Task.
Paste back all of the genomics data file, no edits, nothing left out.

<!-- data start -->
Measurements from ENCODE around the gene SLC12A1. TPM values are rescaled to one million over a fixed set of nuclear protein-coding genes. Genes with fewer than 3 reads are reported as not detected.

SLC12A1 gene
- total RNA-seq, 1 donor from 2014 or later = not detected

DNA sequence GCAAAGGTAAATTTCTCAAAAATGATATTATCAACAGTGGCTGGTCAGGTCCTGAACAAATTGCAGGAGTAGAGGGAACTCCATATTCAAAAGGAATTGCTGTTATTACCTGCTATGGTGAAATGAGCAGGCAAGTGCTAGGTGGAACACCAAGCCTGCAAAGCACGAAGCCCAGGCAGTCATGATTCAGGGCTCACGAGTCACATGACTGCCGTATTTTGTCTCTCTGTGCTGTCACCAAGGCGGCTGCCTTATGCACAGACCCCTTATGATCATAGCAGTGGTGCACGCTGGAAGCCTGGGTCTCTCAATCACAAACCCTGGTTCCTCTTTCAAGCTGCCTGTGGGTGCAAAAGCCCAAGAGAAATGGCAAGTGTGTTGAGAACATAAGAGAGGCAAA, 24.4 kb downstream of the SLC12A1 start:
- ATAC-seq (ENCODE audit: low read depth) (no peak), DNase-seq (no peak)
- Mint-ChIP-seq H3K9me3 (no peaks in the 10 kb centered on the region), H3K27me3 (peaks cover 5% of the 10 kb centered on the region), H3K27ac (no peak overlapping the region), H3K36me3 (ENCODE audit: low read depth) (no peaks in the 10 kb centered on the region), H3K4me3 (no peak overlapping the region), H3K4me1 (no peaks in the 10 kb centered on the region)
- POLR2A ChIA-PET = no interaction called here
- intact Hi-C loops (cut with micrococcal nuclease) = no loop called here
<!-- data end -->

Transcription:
Measurements from ENCODE around the gene SLC12A1. TPM values are rescaled to one million over a fixed set of nuclear protein-coding genes. Genes with fewer than 3 reads are reported as not detected.

SLC12A1 gene
- total RNA-seq, 1 donor from 2014 or later = not detected

DNA sequence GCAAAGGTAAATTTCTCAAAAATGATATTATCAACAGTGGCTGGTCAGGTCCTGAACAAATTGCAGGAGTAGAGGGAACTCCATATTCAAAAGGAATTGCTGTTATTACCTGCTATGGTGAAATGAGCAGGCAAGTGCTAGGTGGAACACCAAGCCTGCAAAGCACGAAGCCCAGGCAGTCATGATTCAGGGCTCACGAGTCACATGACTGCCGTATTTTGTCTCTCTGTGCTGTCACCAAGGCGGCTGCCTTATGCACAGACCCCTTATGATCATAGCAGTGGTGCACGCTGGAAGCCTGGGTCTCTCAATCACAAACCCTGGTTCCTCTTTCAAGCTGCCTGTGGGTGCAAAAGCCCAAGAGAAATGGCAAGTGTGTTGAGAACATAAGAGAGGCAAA, 24.4 kb downstream of the SLC12A1 start:
- ATAC-seq (ENCODE audit: low read depth) (no peak), DNase-seq (no peak)
- Mint-ChIP-seq H3K9me3 (no peaks in the 10 kb centered on the region), H3K27me3 (peaks cover 5% of the 10 kb centered on the region), H3K27ac (no peak overlapping the region), H3K36me3 (ENCODE audit: low read depth) (no peaks in the 10 kb centered on the region), H3K4me3 (no peak overlapping the region), H3K4me1 (no peaks in the 10 kb centered on the region)
- POLR2A ChIA-PET = no interaction called here
- intact Hi-C loops (cut with micrococcal nuclease) = no loop called here